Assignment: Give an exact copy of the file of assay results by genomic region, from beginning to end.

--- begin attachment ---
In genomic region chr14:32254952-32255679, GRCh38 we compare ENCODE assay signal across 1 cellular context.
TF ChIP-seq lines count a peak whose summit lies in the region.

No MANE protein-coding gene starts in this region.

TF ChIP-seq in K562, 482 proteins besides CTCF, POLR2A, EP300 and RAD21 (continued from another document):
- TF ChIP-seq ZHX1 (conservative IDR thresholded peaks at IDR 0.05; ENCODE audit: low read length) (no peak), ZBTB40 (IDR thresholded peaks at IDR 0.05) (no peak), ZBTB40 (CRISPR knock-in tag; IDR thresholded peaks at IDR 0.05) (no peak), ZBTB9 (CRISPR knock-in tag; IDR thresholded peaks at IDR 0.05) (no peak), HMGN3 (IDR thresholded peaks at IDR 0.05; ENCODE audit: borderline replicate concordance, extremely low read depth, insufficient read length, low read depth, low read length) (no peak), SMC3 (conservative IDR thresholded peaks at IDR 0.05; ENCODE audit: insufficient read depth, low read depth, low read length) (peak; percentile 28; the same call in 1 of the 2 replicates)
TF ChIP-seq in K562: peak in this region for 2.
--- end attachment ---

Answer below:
In genomic region chr14:32254952-32255679, GRCh38 we compare ENCODE assay signal across 1 cellular context.
TF ChIP-seq lines count a peak whose summit lies in the region.

No MANE protein-coding gene starts in this region.

TF ChIP-seq in K562, 482 proteins besides CTCF, POLR2A, EP300 and RAD21 (continued from another document):
- TF ChIP-seq ZHX1 (conservative IDR thresholded peaks at IDR 0.05; ENCODE audit: low read length) (no peak), ZBTB40 (IDR thresholded peaks at IDR 0.05) (no peak), ZBTB40 (CRISPR knock-in tag; IDR thresholded peaks at IDR 0.05) (no peak), ZBTB9 (CRISPR knock-in tag; IDR thresholded peaks at IDR 0.05) (no peak), HMGN3 (IDR thresholded peaks at IDR 0.05; ENCODE audit: borderline replicate concordance, extremely low read depth, insufficient read length, low read depth, low read length) (no peak), SMC3 (conservative IDR thresholded peaks at IDR 0.05; ENCODE audit: insufficient read depth, low read depth, low read length) (peak; percentile 28; the same call in 1 of the 2 replicates)
TF ChIP-seq in K562: peak in this region for 2.